Recent research confirms the lack of patient mortality difference between physicians preferentially using Google over UpToDate as their research choice.  However, one subset of patients did suggest physicians with prolific Wikipedia experience may actually have a slight survival benefit.

"The data is intriguing and we may have to gently nudge our authors to lean more heavily on Wikipedia than we have in the past," said Nancy, who also notes a 78% increase in patients printing Wikipedia articles to show their doctors.

The close relationship between Google and UpToDate has some financial speculators suggesting Google my purchase UpToDate and change its name to GoogleCME®. 

Nurse Admitted to Hospital After Literally Working Her Ass Off.

Houston, TX -  After years of mandatory overtime, 16-hour days without a restroom break and a revolving door of understaffed and overworked conditions as a hospital nurse, it finally happened.  Jan Stevens, R.N. was admitted to the hospital last week shortly after her ass literally fell off during a busy day in which two nurses called in sick at the last minute, without explanation, on a sunny Friday afternoon.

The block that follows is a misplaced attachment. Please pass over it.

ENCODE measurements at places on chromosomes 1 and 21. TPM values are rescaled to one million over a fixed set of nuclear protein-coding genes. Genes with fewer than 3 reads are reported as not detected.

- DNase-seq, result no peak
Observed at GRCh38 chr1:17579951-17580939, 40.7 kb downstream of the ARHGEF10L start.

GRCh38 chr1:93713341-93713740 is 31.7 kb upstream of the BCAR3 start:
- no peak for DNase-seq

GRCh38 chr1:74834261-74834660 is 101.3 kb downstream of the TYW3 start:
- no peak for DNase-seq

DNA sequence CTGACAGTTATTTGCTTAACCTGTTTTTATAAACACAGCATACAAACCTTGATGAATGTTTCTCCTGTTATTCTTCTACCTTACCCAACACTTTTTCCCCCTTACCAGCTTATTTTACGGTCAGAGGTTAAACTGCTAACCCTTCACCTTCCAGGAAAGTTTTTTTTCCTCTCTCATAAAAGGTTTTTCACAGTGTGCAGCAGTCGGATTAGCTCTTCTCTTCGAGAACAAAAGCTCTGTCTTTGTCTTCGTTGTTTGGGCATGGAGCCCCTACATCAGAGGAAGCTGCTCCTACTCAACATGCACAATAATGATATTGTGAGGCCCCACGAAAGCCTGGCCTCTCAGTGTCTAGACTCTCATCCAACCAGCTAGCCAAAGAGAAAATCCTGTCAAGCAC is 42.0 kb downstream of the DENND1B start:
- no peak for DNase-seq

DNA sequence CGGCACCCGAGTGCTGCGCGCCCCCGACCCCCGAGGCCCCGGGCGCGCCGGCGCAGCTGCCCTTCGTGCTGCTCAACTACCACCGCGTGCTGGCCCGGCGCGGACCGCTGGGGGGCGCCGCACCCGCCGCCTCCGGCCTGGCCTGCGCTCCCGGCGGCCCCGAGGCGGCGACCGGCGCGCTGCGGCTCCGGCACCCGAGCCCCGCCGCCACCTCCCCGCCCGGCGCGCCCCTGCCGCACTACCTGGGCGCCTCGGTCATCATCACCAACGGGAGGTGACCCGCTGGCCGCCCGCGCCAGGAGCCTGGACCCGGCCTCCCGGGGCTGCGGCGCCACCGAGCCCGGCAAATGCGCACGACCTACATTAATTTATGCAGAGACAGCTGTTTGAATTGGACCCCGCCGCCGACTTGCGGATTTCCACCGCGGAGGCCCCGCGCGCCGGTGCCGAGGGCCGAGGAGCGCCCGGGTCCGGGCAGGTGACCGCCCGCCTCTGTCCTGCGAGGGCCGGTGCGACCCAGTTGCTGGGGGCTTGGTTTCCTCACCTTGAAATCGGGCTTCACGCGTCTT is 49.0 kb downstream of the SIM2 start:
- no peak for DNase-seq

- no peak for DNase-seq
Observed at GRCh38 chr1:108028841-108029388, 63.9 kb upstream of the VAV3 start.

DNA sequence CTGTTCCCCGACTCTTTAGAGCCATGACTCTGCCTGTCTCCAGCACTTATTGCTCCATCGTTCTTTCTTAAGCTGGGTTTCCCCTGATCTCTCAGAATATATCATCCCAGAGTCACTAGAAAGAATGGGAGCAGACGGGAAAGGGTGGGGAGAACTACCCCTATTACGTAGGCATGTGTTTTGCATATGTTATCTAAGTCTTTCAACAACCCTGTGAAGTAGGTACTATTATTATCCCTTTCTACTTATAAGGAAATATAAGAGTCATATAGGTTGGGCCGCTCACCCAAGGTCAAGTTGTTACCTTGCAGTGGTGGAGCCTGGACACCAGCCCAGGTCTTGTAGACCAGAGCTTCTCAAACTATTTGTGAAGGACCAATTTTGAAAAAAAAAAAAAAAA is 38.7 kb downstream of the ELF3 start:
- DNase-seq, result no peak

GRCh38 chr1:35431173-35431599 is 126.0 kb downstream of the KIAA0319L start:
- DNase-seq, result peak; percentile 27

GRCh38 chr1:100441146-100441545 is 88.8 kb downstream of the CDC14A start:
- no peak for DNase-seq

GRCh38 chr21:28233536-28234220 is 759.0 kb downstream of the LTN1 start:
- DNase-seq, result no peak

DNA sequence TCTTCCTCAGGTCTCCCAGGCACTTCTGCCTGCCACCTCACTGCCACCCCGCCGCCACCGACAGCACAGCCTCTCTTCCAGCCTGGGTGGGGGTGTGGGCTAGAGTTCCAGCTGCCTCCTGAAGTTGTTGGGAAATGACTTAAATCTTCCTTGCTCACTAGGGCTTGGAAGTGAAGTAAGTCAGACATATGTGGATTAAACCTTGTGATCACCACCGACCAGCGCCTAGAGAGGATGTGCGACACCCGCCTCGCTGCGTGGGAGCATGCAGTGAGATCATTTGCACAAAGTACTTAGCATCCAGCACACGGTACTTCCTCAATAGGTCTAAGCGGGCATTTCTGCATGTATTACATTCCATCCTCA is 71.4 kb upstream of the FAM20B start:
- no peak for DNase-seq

Surgeons working their asses off to fix Jan's ass.
"I tell my husband and kids all the time that I'm exhausted after working my ass off at work , but I never thought it would actually happen," said Jan.

The strange event occurred while Jan was giving Ativan to an old and naked demented guy trying to ask her out on a date while two young Facebookers demanded more Dilaudid for their abdominal pain of no possible cause, one patient's out-of-town physician daughter was on hold waiting to reverse an end-of-life DNR and two smokers descended on the nurses station, in their street clothes, asking when the doctor would be there to discharge them.

"I was just standing there, overwhelmed with nonsense, when I felt a sudden weight lifted off my pelvis.   I turned around and  there was my ass laying on the floor in a pool of c diff.," said Jan.